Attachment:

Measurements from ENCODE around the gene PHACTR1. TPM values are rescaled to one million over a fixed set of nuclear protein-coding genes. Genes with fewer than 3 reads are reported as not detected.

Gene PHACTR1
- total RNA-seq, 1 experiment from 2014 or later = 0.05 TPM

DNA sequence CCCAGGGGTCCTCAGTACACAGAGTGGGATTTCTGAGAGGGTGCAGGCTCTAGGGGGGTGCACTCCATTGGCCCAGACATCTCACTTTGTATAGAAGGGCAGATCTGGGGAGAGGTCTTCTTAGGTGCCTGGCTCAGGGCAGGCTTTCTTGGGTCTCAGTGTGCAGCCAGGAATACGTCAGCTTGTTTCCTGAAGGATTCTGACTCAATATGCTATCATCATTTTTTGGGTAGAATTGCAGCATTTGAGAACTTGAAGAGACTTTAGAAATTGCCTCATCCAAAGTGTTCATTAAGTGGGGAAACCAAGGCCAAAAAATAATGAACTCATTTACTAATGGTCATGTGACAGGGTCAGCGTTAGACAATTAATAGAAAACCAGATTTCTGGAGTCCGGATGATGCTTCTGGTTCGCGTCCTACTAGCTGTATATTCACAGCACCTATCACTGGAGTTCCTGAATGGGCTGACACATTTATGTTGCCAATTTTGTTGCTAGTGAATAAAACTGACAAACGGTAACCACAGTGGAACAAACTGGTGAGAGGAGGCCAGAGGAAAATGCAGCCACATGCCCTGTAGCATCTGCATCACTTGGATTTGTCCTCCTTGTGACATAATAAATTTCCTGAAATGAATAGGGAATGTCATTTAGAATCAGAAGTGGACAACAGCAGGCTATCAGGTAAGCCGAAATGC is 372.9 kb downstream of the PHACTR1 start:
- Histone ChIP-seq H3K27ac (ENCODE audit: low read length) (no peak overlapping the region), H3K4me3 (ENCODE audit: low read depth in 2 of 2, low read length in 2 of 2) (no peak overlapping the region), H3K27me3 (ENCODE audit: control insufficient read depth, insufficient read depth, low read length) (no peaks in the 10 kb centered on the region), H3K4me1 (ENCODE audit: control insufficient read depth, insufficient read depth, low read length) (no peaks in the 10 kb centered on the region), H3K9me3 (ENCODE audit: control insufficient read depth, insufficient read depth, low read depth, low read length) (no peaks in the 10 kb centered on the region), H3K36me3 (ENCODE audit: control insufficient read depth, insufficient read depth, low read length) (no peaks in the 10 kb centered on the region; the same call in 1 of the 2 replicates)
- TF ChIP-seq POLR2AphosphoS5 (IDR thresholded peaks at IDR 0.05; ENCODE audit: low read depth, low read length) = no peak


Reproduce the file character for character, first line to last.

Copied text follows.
Measurements from ENCODE around the gene PHACTR1. TPM values are rescaled to one million over a fixed set of nuclear protein-coding genes. Genes with fewer than 3 reads are reported as not detected.

Gene PHACTR1
- total RNA-seq, 1 experiment from 2014 or later = 0.05 TPM

DNA sequence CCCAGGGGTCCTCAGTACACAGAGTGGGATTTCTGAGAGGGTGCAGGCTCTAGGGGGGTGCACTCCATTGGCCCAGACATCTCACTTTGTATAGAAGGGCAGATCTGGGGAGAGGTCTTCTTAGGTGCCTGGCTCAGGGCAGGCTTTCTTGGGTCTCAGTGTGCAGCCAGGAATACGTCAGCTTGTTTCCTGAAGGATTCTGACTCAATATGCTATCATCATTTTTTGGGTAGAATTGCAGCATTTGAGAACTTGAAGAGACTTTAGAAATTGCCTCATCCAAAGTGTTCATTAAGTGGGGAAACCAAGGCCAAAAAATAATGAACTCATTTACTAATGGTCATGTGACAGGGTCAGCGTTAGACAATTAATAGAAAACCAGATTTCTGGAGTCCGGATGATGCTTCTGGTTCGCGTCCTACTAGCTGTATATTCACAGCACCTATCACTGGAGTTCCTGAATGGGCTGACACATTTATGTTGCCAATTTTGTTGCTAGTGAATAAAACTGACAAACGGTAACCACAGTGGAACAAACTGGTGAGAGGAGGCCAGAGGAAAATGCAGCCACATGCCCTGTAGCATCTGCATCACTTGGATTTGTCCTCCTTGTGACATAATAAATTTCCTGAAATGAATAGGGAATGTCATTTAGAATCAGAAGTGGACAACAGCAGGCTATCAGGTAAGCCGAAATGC is 372.9 kb downstream of the PHACTR1 start:
- Histone ChIP-seq H3K27ac (ENCODE audit: low read length) (no peak overlapping the region), H3K4me3 (ENCODE audit: low read depth in 2 of 2, low read length in 2 of 2) (no peak overlapping the region), H3K27me3 (ENCODE audit: control insufficient read depth, insufficient read depth, low read length) (no peaks in the 10 kb centered on the region), H3K4me1 (ENCODE audit: control insufficient read depth, insufficient read depth, low read length) (no peaks in the 10 kb centered on the region), H3K9me3 (ENCODE audit: control insufficient read depth, insufficient read depth, low read depth, low read length) (no peaks in the 10 kb centered on the region), H3K36me3 (ENCODE audit: control insufficient read depth, insufficient read depth, low read length) (no peaks in the 10 kb centered on the region; the same call in 1 of the 2 replicates)
- TF ChIP-seq POLR2AphosphoS5 (IDR thresholded peaks at IDR 0.05; ENCODE audit: low read depth, low read length) = no peak